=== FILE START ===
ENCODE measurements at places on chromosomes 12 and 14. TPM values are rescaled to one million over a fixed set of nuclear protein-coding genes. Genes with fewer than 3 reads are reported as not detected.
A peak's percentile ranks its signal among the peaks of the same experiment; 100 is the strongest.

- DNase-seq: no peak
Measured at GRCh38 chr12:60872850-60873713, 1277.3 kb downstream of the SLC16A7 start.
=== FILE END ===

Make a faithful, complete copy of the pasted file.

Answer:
ENCODE measurements at places on chromosomes 12 and 14. TPM values are rescaled to one million over a fixed set of nuclear protein-coding genes. Genes with fewer than 3 reads are reported as not detected.
A peak's percentile ranks its signal among the peaks of the same experiment; 100 is the strongest.

- DNase-seq: no peak
Measured at GRCh38 chr12:60872850-60873713, 1277.3 kb downstream of the SLC16A7 start.